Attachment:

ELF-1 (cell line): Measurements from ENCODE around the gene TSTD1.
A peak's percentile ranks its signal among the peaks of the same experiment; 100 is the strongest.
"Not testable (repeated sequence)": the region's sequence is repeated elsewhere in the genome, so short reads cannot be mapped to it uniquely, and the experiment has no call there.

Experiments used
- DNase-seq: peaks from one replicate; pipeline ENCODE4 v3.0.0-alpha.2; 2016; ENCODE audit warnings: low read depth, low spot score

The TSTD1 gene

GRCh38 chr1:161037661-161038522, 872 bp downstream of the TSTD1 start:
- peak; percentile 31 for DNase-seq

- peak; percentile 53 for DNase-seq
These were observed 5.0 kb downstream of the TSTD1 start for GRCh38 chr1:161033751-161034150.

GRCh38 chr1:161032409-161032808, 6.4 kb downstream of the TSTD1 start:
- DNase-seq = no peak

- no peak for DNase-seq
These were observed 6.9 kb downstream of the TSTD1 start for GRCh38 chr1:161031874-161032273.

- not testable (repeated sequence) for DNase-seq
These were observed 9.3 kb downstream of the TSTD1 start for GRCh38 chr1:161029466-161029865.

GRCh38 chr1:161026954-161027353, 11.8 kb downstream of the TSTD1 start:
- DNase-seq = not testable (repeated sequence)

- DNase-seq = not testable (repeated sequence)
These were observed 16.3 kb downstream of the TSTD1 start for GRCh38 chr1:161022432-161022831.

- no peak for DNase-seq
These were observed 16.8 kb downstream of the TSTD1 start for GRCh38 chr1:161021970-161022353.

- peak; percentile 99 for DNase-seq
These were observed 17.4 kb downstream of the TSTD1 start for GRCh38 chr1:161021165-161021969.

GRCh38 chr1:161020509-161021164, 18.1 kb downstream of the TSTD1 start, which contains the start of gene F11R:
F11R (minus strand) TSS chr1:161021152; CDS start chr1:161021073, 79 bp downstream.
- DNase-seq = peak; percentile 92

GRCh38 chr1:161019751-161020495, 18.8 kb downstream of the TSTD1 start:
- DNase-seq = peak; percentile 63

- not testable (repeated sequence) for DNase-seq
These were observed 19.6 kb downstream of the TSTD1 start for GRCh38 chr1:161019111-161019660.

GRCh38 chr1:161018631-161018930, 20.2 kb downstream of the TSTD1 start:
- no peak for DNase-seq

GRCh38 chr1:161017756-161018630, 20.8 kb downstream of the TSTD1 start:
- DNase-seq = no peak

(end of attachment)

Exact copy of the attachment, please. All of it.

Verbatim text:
ELF-1 (cell line): Measurements from ENCODE around the gene TSTD1.
A peak's percentile ranks its signal among the peaks of the same experiment; 100 is the strongest.
"Not testable (repeated sequence)": the region's sequence is repeated elsewhere in the genome, so short reads cannot be mapped to it uniquely, and the experiment has no call there.

Experiments used
- DNase-seq: peaks from one replicate; pipeline ENCODE4 v3.0.0-alpha.2; 2016; ENCODE audit warnings: low read depth, low spot score

The TSTD1 gene

GRCh38 chr1:161037661-161038522, 872 bp downstream of the TSTD1 start:
- peak; percentile 31 for DNase-seq

- peak; percentile 53 for DNase-seq
These were observed 5.0 kb downstream of the TSTD1 start for GRCh38 chr1:161033751-161034150.

GRCh38 chr1:161032409-161032808, 6.4 kb downstream of the TSTD1 start:
- DNase-seq = no peak

- no peak for DNase-seq
These were observed 6.9 kb downstream of the TSTD1 start for GRCh38 chr1:161031874-161032273.

- not testable (repeated sequence) for DNase-seq
These were observed 9.3 kb downstream of the TSTD1 start for GRCh38 chr1:161029466-161029865.

GRCh38 chr1:161026954-161027353, 11.8 kb downstream of the TSTD1 start:
- DNase-seq = not testable (repeated sequence)

- DNase-seq = not testable (repeated sequence)
These were observed 16.3 kb downstream of the TSTD1 start for GRCh38 chr1:161022432-161022831.

- no peak for DNase-seq
These were observed 16.8 kb downstream of the TSTD1 start for GRCh38 chr1:161021970-161022353.

- peak; percentile 99 for DNase-seq
These were observed 17.4 kb downstream of the TSTD1 start for GRCh38 chr1:161021165-161021969.

GRCh38 chr1:161020509-161021164, 18.1 kb downstream of the TSTD1 start, which contains the start of gene F11R:
F11R (minus strand) TSS chr1:161021152; CDS start chr1:161021073, 79 bp downstream.
- DNase-seq = peak; percentile 92

GRCh38 chr1:161019751-161020495, 18.8 kb downstream of the TSTD1 start:
- DNase-seq = peak; percentile 63

- not testable (repeated sequence) for DNase-seq
These were observed 19.6 kb downstream of the TSTD1 start for GRCh38 chr1:161019111-161019660.

GRCh38 chr1:161018631-161018930, 20.2 kb downstream of the TSTD1 start:
- no peak for DNase-seq

GRCh38 chr1:161017756-161018630, 20.8 kb downstream of the TSTD1 start:
- DNase-seq = no peak